Where should this idea be implemented?

We are currently piloting in Benin, West Africa. The FAO has shown that some households in urban West Africa may spend up to 40% of their income on ready to eat meals. Our goal is to create a West African MamaCarts network and continue to pursue global partners to expand this idea into other regions. With the progress the Benin team has already made since January 2014, MamaCarts is creating a plan to enter the U.S. market. We plan to leverage seasonal market surpluses of produce, prepare healthy (and tasty!) meals to sell in areas lacking access to good, prepared foods. While there has been a spike in urban produce production, single parents with multiple jobs still have trouble finding time to prepare dinner every night, especially between jobs. "Fast Food as usual" is a treat, not a way of life. With these two locations, we can leverage cross-subsidization concepts for both ideas and resources.

How might you prototype this idea and test some of the assumptions behind it?

Prototyping a MamaCart: While mobile food vendors are not a new concept to Benin; investing resources in a vehicle to specifically sell food IS novel. Not only do our carts need to be easy to use for the vendor, they must look appealing and approachable to consumers. We started brainstorming with a local welder, who is familiar with introducing new products to market. He got on board with our mission and a few weeks later, we had a cart to roll around our potential markets to see people’s reactions and gather feedback. Our second iteration is under way as we missed a few things the first time around: 1. We underestimated the size of compartments needed to sell enough meals each day to make each cart financially sustainable. This means increasing all the dimensions. 2. While cart weight was our greatest concern, after towing this thing around with a motorcycle taxi we now realize durability is a larger concern. Can’t sell any food if the wheels keep flying off! 3. Efficiency! The pre-measured plate concept is new for street vendors. Ordering a “Plate #1” will become common practice but in the startup phase, we need to post a clear menu with pictures so people can prepare their order. 4. To-go containers are black plastic bags or Styrofoam here. We are seeking a compostable solution, however this may not be possible here for several months unless we can figure out a low-cost source. 5. Point of Sale money exchange. Benin is a cash-heavy economy. Everything is done in hard currency, and it is often very difficult to make change for larger bills. We have partnered with a local telecom provider to leverage the existing mobile-to-mobile payment system. This will require consumer adoption of this program too, so we will need to incentivize payment in this manner through loyalty programs. The Benin team is employing rapid prototyping strategies to discover best food cart design parameters, community meal preferences, price points, and vendor needs. This requires us to engage with several local partners such as our food cart welder, current street food vendors and consumers, and local authorities who are responsible for public health and safety. Of course, opinions vary widely and will will be changing many of our assumptions on the fly.

What might a day in the life of a community member interacting with your idea look like?

Parakou University (Benin) student Catherine is feeling sleepy. She needs a quick pick-me-up and the porridge saleswoman outside her classroom just isn't going to cut it. She needs something that is affordable, tastes good, and gives her an energy boost to get through the day. Dorcas, the MamaCarts saleswoman has seen this need and parked her well branded, food-safe sales cart filled with nutritious and clean meals outside the lecture hall. Consumers like Catherine are now empowered with better, affordable ready-to-eat meal options. Food vendors like Dorcas are able to increase their daily income by leveraging the MamaCarts brand and increasing their client base because of a well-respected product. Through primary research we have found that her increased income will be spent on in household improvements, children's school fees, and providing better meal options at home.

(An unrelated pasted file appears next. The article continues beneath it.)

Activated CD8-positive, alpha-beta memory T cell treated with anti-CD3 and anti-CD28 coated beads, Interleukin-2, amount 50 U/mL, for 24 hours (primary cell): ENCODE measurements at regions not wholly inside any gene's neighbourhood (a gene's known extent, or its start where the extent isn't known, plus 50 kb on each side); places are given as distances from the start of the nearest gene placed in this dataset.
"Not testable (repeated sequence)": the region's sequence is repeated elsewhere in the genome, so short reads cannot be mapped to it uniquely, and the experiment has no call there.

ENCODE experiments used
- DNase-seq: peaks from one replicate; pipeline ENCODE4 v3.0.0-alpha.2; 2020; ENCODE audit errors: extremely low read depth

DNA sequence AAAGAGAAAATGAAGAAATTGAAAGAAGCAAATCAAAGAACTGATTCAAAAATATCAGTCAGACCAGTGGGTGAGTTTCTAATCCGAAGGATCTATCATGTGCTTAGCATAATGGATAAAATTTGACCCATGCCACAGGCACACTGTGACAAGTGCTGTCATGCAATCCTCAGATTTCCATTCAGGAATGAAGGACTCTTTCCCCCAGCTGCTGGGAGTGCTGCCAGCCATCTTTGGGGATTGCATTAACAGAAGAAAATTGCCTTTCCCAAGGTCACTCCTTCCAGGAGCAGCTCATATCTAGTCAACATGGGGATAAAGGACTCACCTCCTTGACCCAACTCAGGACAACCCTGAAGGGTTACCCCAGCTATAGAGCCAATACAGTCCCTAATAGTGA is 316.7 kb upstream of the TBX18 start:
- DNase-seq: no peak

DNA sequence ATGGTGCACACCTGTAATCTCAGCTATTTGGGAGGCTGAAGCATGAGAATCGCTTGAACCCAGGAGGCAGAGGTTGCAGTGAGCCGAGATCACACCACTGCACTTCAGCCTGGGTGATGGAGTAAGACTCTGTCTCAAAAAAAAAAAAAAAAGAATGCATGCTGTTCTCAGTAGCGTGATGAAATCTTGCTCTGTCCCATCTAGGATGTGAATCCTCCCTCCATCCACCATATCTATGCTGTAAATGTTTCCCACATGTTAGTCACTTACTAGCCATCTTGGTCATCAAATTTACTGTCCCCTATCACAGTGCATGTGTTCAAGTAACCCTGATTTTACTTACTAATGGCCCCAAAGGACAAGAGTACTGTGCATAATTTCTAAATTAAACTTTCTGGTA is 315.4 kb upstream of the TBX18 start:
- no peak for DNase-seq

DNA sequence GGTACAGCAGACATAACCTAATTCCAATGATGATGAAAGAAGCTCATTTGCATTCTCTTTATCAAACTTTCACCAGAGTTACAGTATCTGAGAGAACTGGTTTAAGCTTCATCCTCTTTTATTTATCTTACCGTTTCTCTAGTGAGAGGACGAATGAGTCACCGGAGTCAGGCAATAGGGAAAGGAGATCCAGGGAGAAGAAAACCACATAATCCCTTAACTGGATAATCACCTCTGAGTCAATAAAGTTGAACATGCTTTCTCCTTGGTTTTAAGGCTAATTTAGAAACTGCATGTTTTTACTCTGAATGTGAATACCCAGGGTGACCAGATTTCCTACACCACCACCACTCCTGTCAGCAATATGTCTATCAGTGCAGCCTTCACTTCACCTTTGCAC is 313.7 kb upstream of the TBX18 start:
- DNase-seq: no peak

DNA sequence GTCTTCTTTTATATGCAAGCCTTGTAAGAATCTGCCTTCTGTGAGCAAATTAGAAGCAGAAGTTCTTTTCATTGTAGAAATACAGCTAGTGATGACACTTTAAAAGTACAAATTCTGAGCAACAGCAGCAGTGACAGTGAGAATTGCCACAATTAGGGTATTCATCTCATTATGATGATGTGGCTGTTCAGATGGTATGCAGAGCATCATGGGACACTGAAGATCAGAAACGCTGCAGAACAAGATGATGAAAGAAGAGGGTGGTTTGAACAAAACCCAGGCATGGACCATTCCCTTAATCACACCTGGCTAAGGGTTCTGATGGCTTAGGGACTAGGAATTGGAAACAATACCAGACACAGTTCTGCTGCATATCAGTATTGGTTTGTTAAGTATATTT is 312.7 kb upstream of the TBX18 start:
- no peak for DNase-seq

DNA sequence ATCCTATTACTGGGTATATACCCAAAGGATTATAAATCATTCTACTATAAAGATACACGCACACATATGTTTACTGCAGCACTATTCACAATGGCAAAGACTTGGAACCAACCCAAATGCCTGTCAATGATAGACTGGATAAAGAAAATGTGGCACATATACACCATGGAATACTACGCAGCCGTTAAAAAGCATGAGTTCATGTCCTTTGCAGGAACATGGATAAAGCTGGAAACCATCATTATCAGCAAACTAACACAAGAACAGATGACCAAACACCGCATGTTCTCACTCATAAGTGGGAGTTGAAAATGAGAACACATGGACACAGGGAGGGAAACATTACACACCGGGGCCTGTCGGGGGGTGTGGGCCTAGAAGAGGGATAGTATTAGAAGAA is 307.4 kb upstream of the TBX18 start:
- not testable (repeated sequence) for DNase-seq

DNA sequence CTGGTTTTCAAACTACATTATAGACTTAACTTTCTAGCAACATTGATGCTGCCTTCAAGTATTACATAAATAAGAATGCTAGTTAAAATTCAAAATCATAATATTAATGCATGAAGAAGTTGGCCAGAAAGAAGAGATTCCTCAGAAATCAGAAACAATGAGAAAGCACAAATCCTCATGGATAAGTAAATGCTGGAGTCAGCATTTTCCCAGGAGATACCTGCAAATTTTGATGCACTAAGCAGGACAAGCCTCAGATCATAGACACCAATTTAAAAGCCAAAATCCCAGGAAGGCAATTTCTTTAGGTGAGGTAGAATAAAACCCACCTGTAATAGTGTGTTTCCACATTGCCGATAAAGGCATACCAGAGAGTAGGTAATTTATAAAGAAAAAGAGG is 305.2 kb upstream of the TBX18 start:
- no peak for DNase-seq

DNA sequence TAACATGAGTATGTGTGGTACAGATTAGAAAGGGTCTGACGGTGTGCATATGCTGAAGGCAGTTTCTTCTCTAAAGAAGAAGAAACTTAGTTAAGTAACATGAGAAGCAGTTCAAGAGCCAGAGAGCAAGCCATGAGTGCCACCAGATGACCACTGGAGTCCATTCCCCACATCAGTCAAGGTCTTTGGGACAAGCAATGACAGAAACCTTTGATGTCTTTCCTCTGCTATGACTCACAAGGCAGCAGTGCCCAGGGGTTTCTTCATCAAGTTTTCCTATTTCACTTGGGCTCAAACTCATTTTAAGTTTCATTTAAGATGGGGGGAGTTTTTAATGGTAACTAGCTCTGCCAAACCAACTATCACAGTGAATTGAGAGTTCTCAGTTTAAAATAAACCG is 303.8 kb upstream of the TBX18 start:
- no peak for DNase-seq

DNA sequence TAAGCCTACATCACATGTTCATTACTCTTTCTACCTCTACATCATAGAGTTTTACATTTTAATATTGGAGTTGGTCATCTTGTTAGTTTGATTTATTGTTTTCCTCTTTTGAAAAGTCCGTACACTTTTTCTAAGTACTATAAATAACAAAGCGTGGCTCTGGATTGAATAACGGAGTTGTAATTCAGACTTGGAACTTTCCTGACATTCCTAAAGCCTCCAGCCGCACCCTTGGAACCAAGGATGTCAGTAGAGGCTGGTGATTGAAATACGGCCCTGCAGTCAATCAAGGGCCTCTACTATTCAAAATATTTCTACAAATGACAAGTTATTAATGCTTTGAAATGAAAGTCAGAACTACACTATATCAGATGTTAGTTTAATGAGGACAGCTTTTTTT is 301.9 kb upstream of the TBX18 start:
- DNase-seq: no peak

Evaluation results

3 evaluations so far

1. Does this idea have the potential to impact the lives of low-income women and girls living in urban areas?

Yes, the idea clearly targets low-income women and girls living in urban areas. - 66.7%

The idea targets women and girls but isn’t necessarily focused on those living in low-income urban areas. - 0%

The idea targets people living in low-income urban areas but doesn’t seem to benefit women and girls specifically. - 33.3%

2. Does this idea describe a set of next steps and a timeline to accomplish them?

The idea clearly outlines next steps, the resources and team needed to execute them and a timeline to accomplish this. - 100%

The idea gives a broad explanation of what it hopes to accomplish but there is no clear timeline or activities to reach its desired goal. - 0%

The idea has not clearly articulated what the next steps are. - 0%

3. How feasible would it be to implement a pilot of this idea in the next 12-18 months?

Very feasible – the next steps described in the contribution seem achievable in this time period. - 100%

A pilot appears feasible but more work needs to be done to figure out how it would be executed. - 0%

The idea is not ready to be piloted yet – the concept needs several more months of user feedback and prototyping to be ready for a pilot. - 0%

4. Does this idea bring a new and fresh approach to the city or region in which it’s set?

Yes, this idea appears to be new and innovative! I’m not aware of other ideas in this city or region that address this need using a similar approach. - 50%

There are other initiatives doing similar work in this area – but this idea targets a new group or has an updated approach. - 50%

I can think of many initiatives addressing the same need using a similar approach in the same region. - 0%